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Journal of Chemistry
Volume 2017, Article ID 8404965, 10 pages
Research Article

Removal of Methylene Blue from Aqueous Solution Using Agricultural Residue Walnut Shell: Equilibrium, Kinetic, and Thermodynamic Studies

1College of Science, Agricultural University of Hebei, Baoding 071001, China
2Department of Civil & Environmental Engineering, University of Houston, Houston, TX 77004, USA

Correspondence should be addressed to Chun Wang; moc.621@96gnawnuhc

Received 15 December 2016; Revised 22 February 2017; Accepted 27 February 2017; Published 15 March 2017

Academic Editor: Khalid Z. Elwakeel

Copyright © 2017 Ranxiao Tang et al. This is an open access article distributed under the Creative Commons Attribution License, which permits unrestricted use, distribution, and reproduction in any medium, provided the original work is properly cited.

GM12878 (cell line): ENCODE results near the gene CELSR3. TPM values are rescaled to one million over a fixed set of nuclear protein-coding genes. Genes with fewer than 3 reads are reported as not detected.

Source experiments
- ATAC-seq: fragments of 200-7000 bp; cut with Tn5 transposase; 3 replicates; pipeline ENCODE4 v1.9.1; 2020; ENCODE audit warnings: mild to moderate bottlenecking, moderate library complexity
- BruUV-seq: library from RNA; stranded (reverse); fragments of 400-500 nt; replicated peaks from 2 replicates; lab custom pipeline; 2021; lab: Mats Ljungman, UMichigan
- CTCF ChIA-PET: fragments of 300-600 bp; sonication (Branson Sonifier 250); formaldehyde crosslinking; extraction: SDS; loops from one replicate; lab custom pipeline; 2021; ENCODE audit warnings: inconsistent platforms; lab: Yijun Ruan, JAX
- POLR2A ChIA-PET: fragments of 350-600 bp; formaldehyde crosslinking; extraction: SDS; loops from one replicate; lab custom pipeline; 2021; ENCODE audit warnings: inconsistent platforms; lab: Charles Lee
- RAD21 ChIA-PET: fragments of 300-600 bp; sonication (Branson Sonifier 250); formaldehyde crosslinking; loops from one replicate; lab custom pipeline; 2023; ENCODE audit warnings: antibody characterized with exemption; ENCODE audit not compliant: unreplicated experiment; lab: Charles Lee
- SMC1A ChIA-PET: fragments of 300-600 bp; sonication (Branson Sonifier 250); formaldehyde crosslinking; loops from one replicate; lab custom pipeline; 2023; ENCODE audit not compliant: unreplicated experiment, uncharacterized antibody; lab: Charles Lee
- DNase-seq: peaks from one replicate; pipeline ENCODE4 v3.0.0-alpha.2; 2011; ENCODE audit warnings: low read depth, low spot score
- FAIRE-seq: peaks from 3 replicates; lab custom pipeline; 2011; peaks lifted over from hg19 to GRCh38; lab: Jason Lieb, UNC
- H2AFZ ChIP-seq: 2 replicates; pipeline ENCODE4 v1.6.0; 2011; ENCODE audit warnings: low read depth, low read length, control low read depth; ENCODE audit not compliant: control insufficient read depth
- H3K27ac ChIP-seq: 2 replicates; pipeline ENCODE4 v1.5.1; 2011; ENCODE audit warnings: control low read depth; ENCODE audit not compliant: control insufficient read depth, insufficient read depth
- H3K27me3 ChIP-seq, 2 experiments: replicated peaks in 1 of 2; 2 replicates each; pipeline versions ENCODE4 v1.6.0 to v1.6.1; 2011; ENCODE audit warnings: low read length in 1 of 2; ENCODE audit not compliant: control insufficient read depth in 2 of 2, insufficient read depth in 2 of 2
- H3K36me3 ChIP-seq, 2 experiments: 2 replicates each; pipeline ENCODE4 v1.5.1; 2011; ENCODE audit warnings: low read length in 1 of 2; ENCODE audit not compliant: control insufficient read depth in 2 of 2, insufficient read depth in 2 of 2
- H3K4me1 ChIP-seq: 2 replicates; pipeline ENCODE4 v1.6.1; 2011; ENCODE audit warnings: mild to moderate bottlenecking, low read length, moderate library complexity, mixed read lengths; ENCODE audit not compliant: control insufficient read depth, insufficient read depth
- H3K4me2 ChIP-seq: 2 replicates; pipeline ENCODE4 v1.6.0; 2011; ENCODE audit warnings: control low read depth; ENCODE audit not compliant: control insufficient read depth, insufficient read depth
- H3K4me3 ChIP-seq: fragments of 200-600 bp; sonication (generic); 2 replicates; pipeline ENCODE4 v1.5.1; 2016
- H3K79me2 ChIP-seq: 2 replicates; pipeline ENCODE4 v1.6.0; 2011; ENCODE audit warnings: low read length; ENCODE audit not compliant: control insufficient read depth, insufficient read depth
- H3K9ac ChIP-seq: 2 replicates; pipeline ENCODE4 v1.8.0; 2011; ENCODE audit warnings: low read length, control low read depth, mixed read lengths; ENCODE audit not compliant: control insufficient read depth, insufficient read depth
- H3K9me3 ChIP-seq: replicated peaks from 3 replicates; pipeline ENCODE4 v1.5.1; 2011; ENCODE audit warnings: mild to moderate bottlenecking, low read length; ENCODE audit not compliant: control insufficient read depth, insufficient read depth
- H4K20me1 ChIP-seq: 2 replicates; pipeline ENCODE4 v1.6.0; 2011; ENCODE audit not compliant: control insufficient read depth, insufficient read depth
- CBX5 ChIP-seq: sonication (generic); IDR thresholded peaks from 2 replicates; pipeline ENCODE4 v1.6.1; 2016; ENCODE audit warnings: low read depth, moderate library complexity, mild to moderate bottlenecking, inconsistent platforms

Walnut shell (WS), as an economic and environmental-friendly adsorbent, was utilized to remove methylene blue (MB) from aqueous solutions. The effects of WS particle size, solution pH, adsorbent dosage and contact time, and concentration of NaCl on MB removal were systematically investigated. Under the optimized conditions (i.e., contact time ~ 2 h, pH ~ 6, particle size ~ 80 mesh, dye concentration 20 mg/L, and 1.25 g/L adsorbent), the removal percentages can achieve ~97.1%, indicating WS was a promising absorbent to remove MB. Other supplementary experiments, such as Fourier transform infrared spectroscopy (FTIR), dynamic light scattering (DLS), and Brunauer-Emmett-Teller (BET) method, were also employed to understand the adsorption mechanisms. FTIR confirmed that the successful adsorption of MB on WS particles was through functional groups of WS. Using DLS method, the interactions between WS particles and dyes under various pH were investigated, which can be ascribed to the electrostatic forces. Kinetic data can be well fitted by the pseudo-second-order model, indicating a chemical adsorption. The adsorption isotherms were well described by both Langmuir and Freundlich models. Dubinin-Radushkevich model also showed that the adsorption process was a chemical adsorption. Thermodynamic data indicated that the adsorption was spontaneous, exothermic, and favorable at room temperature.